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Fridays With Roy: Celebrate Halloween With A Spooky New Barry Gifford Story

By Barry Gifford in Arts & Entertainment on Oct 30, 2015 4:45PM

Photo by sanna.tugend

There are those of us who prefer to spend Halloween in a darkened room, watching scary movies. But bingeing on horror TV isn't a recent development, as Barry Gifford's story "Dark and Black and Strange" demonstrates. This evocative slice of '50s spookiness, like the other stories in our Fridays with Roy series, is drawn from a work in progress tentatively titled The Cuban Club. So dim the lights, grab on to someone tightly, and enjoy. And be sure to come back next week for another new story!

Dark and Black and Strange
by Barry Gifford

As a boy, Roy often stayed up much of the night watching movies on TV. Most of them were old, black and white films from the 1930s and ’40s. When he and his mother were living in hotels in Miami, Havana or New Orleans, she was usually out during the late night and early morning hours, leaving Roy by himself, which he did not mind; when they were in Chicago, staying at his grandmother’s house, he had a little television in his room to watch the all-night movies on channel nine, a local station that owned an extensive archive of classic as well as obscure films.

The movies Roy preferred were mystery, crime and horror pictures such as The End of Everything, Stairway to Doom, Three-and-a-Half Jealous Husbands, Fanged Sphinx of Fez, and Demented Darlings. By far his favorite was Snake Girl, starring Arleena Mink, a purportedly Eurasian actress of uncertain provenance, who never made another movie. Unlike Cult of the Cobra, also one of Roy’s favorites, which featured a woman who turned into a viper in order to commit murders, Snake Girl was about a child abandoned, supposedly by her parents, in a swamp for unexplained reasons.

When first we see Arleena Mink, an exotic-looking, stunningly beautiful teenage girl, unclothed but covered in strategic places by what appears to be a sheer coating of dark moss, her amazingly long, dark hair entwined around her neck, upper arms, waist and legs, she is not really walking but gliding in a dreary landscape both jungle and swamp. She deftly navigates her way through and beneath hanging moss and reptilian vines, sinuously evading gigantic Venus flytrap types of plants and overgrown vegetation. The only noises come from invisible birds that constantly squawk and screech. Her passage is interrupted briefly by an apparent flashback showing a car stopping on a road next to a swamp, the right front passenger door opening, and a person’s hands and arms holding and then rolling a bundle—presumably containing the body of an infant—down an incline into the murk. The door closes and the car is driven on. We do not see the driver or passenger’s faces.

Arleena Mink does not utter a sound other than an occasional hiss. Four men carrying rifles, machetes and nets appear, attired in khaki bush jackets and safari hats. They don’t talk much as they plod past waving leaves and wade through brackish shallows. We assume they are hunting for the snake girl, whose existence, we learn from their minimal dialogue, may be only a rumor. Having seen Arleena Mink, however, we know her presence in the swampland is not a myth and she is apparently endeavoring to avoid capture.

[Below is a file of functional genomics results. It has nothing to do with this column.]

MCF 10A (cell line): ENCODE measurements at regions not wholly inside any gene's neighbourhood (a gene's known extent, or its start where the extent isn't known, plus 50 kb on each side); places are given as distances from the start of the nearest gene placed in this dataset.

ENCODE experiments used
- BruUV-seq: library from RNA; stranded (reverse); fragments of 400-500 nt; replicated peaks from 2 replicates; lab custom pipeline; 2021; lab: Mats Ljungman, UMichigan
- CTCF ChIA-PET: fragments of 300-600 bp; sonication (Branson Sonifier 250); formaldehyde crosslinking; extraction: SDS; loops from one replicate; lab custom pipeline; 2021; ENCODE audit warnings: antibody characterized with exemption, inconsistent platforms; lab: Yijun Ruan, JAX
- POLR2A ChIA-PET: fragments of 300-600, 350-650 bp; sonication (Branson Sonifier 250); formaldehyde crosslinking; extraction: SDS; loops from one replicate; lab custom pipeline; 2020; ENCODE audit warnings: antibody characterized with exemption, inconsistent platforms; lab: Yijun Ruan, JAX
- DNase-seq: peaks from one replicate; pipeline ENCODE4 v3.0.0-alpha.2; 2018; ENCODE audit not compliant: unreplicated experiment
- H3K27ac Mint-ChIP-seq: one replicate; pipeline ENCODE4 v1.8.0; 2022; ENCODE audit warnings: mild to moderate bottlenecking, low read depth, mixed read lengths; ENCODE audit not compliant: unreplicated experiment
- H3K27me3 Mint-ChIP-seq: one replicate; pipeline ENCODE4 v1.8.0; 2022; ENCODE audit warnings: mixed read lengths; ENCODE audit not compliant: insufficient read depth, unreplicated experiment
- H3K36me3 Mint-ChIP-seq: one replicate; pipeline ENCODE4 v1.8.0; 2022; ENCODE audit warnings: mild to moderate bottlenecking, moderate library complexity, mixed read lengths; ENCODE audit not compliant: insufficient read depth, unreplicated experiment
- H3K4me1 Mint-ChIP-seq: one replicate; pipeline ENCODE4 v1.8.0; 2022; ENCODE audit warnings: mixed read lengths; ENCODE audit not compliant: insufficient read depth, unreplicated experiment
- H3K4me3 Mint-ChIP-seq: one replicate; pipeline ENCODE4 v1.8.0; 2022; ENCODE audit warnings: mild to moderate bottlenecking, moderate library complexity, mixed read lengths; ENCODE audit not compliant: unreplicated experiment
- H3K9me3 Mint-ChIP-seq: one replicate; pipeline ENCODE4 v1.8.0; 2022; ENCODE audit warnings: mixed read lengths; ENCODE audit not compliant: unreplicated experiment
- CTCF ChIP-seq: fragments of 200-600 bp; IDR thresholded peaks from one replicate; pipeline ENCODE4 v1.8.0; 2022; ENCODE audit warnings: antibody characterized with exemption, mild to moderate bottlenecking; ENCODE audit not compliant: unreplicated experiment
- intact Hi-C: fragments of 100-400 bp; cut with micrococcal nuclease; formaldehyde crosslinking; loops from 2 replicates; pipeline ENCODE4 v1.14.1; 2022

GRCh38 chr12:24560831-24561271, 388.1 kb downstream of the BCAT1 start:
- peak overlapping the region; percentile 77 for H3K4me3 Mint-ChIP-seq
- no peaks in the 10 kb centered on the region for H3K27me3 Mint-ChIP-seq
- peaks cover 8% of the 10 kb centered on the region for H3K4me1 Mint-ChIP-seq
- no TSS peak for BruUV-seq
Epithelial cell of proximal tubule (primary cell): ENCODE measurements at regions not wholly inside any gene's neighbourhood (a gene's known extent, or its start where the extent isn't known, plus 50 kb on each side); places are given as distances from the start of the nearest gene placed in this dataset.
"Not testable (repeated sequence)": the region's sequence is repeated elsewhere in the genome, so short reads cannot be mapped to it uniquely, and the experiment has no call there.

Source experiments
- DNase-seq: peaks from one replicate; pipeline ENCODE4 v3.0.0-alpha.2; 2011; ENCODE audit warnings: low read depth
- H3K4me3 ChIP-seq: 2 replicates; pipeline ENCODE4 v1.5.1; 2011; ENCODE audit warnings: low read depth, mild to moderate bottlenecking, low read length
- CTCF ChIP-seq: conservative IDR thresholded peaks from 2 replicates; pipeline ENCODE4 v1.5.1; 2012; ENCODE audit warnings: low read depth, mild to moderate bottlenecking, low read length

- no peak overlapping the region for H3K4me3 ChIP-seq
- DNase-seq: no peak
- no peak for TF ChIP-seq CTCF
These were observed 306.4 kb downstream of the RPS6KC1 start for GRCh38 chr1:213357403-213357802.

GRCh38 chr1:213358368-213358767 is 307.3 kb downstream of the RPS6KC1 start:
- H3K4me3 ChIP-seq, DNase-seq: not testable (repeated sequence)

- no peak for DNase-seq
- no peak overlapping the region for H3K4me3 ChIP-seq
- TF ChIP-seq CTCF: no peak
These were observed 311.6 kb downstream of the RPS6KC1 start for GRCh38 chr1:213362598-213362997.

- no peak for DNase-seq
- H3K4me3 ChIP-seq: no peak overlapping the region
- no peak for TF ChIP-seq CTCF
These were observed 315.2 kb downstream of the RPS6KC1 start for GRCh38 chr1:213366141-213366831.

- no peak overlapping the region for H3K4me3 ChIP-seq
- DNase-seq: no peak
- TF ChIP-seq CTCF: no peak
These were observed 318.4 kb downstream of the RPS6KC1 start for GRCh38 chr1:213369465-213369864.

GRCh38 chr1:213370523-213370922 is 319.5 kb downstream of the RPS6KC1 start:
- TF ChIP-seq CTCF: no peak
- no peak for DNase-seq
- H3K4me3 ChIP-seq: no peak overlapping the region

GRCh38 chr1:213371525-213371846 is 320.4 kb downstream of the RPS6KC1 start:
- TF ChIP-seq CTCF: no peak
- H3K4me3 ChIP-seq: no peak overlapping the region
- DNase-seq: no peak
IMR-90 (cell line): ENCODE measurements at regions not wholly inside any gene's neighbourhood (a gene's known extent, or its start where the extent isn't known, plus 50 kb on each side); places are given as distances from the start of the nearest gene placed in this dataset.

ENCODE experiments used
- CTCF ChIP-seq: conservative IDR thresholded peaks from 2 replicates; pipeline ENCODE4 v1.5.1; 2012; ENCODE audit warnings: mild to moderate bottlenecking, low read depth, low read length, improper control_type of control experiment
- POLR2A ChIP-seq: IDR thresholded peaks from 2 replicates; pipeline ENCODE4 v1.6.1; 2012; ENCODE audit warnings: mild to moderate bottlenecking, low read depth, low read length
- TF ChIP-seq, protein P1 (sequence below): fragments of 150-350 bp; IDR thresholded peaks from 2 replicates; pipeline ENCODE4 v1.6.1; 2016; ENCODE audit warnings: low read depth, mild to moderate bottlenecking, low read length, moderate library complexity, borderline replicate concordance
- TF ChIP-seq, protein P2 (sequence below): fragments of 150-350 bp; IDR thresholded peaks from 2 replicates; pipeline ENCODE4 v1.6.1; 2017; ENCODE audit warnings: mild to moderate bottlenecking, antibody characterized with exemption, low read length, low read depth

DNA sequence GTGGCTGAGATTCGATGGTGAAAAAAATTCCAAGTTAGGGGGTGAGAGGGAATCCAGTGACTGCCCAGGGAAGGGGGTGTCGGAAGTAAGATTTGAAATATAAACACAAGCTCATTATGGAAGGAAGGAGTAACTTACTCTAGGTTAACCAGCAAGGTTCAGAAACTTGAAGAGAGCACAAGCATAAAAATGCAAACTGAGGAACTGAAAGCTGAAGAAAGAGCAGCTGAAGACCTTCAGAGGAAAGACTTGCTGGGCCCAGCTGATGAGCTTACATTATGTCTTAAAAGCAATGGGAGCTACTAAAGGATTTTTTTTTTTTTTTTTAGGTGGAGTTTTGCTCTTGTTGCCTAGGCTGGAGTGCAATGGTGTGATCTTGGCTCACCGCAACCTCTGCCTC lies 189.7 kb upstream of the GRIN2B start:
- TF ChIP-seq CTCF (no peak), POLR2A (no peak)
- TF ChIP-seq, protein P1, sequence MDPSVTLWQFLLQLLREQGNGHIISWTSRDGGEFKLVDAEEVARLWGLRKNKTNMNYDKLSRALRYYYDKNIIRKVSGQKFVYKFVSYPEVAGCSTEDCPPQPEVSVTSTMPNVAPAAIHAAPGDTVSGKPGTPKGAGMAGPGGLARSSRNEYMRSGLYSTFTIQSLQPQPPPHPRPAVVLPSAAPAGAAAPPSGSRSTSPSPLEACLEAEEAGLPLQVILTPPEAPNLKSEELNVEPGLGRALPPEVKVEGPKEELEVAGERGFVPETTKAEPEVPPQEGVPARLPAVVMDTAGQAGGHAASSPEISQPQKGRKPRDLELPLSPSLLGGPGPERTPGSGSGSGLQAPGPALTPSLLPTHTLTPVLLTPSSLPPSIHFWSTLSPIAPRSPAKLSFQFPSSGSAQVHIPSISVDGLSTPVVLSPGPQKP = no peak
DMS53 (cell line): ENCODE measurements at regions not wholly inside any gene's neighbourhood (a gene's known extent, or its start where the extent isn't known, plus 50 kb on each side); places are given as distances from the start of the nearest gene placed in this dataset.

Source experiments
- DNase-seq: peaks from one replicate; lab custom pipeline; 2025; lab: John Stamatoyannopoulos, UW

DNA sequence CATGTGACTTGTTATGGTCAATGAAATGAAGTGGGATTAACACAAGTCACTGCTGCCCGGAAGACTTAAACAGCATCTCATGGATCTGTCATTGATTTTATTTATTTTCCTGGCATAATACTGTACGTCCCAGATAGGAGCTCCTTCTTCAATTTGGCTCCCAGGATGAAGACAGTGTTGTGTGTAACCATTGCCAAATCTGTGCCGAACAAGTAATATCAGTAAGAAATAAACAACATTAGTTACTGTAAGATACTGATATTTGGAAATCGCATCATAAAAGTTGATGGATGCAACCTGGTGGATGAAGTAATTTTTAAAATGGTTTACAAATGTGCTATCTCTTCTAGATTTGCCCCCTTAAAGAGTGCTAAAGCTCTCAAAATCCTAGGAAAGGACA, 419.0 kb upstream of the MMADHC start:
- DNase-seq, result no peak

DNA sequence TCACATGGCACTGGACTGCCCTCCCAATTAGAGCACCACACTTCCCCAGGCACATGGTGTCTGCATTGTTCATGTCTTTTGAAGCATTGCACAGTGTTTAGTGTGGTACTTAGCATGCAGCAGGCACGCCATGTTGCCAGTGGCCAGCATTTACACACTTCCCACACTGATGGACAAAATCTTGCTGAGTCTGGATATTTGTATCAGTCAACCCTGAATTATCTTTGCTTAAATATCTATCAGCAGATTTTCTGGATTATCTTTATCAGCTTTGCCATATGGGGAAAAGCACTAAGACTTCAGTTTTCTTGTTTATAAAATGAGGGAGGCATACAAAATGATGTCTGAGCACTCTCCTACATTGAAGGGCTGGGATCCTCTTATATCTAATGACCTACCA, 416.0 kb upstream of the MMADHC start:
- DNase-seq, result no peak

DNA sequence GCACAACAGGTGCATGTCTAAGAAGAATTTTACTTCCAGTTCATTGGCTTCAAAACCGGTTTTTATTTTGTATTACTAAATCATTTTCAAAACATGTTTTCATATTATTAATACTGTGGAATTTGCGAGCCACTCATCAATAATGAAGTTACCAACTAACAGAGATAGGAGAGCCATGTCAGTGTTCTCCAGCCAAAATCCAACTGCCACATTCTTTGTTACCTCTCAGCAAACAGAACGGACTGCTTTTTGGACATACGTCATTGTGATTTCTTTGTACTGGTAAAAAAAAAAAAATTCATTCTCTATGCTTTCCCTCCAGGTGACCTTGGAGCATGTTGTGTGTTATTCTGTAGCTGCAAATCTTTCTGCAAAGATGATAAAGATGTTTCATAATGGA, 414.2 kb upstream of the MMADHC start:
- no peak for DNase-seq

Arleena slithers, slinks and crawls as her pursuers become increasingly frustrated due to biting insects, unidentified moving things rippling the waters, and debilitating heat. The action concludes when one after another the men are eliminated: the first two sucked under and swallowed by quicksand, the third strangled by a serpent-vine, and the fourth dragged into dense foliage by the hairy arm of an otherwise unseen beast, the victim’s cry muffled by one huge, sharp-clawed paw.

The snake girl may or may not have even been aware that she was being stalked by men; behaving cautiously is her natural condition. In the last shot of the movie she rises to her full height, stares directly into the camera, her slanted eyes burning and sparkling like black diamonds, and from between her puffy lips darts a shockingly long, whiplike tongue. The forked tip of Arleena Mink’s quivering organ flaps and twists as she emits a sudden, deliciously hideous, spine-shriveling hiss.

Whenever Roy saw Snake Girl listed in a TV movie guide—without exception in the middle of the night—he watched it. Arleena Mink disappeared from public display after 1944, the year her one film was made. It wasn’t until almost fifty years later that by chance Roy noticed an obituary in Variety that read: “Arleena Mink, actress, born Consuelina Norma Lagarto in Veracruz, Mexico, on January 1, 1930, died June 20 in AsunciĆ³n, Paraguay. Her husband, Generalissimo Emilio Buenaventura-Schmid, whom she married when she was fifteen years old, preceded her in death, date unknown. Miss Mink’s only film appearance was in Snake Girl, rumored to have been secretly directed in Brazil by Orson Welles, using the name Mauricio de Argentina. Writing in Le Monde (Paris), the eminent critic Edmund Wilson described Snake Girl as ‘an erotic masterpiece, uniquely dark and black and strange. One can easily imagine being bitten by the vixenish, barely pubescent Arleena Mink and expiring without regret.’ ”